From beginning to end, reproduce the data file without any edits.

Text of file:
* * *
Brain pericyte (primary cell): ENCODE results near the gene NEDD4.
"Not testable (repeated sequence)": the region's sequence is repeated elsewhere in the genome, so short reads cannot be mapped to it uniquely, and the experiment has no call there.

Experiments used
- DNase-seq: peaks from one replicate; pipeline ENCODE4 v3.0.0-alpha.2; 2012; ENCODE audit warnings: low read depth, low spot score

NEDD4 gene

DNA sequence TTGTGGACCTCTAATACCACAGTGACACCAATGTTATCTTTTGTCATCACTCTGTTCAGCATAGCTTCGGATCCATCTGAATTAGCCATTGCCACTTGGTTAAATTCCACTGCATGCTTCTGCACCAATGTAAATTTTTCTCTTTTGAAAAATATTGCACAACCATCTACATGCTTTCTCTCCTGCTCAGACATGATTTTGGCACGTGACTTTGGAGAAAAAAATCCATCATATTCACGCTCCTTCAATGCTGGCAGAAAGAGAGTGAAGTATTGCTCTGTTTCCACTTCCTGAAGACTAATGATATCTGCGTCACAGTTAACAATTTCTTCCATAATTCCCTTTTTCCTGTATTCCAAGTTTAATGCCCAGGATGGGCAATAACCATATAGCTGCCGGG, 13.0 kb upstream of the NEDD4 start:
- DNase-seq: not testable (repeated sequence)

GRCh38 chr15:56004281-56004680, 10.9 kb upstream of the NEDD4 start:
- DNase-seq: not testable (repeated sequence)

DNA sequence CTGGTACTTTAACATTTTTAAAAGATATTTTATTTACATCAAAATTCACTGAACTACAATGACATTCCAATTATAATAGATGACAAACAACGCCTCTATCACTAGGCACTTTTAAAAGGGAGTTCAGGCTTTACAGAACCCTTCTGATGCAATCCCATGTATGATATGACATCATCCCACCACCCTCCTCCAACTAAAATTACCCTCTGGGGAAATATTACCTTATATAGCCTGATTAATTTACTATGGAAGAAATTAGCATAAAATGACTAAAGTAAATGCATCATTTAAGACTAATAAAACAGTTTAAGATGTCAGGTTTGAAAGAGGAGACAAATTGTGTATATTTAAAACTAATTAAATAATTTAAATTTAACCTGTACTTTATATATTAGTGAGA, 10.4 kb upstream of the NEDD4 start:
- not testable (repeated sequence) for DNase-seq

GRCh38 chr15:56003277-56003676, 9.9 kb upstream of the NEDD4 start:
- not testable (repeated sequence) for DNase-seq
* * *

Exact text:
Brain pericyte (primary cell): ENCODE results near the gene NEDD4.
"Not testable (repeated sequence)": the region's sequence is repeated elsewhere in the genome, so short reads cannot be mapped to it uniquely, and the experiment has no call there.

Experiments used
- DNase-seq: peaks from one replicate; pipeline ENCODE4 v3.0.0-alpha.2; 2012; ENCODE audit warnings: low read depth, low spot score

NEDD4 gene

DNA sequence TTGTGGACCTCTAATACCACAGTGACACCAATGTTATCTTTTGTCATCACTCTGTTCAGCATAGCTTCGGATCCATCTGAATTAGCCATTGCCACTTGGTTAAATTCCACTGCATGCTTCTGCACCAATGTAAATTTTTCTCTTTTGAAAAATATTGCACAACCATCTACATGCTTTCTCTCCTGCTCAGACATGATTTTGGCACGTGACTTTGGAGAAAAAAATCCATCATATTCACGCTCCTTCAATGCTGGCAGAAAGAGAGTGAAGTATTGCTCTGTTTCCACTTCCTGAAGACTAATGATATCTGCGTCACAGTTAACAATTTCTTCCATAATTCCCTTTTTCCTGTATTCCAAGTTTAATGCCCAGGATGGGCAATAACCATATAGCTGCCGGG, 13.0 kb upstream of the NEDD4 start:
- DNase-seq: not testable (repeated sequence)

GRCh38 chr15:56004281-56004680, 10.9 kb upstream of the NEDD4 start:
- DNase-seq: not testable (repeated sequence)

DNA sequence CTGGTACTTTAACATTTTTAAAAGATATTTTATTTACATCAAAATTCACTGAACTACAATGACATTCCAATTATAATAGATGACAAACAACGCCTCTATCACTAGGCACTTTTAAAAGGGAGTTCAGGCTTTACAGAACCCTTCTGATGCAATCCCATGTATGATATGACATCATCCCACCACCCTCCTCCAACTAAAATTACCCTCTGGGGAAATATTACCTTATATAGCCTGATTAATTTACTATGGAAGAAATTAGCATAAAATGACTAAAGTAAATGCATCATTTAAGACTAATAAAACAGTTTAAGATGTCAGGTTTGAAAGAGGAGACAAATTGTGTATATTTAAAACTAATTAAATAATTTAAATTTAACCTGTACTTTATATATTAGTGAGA, 10.4 kb upstream of the NEDD4 start:
- not testable (repeated sequence) for DNase-seq

GRCh38 chr15:56003277-56003676, 9.9 kb upstream of the NEDD4 start:
- not testable (repeated sequence) for DNase-seq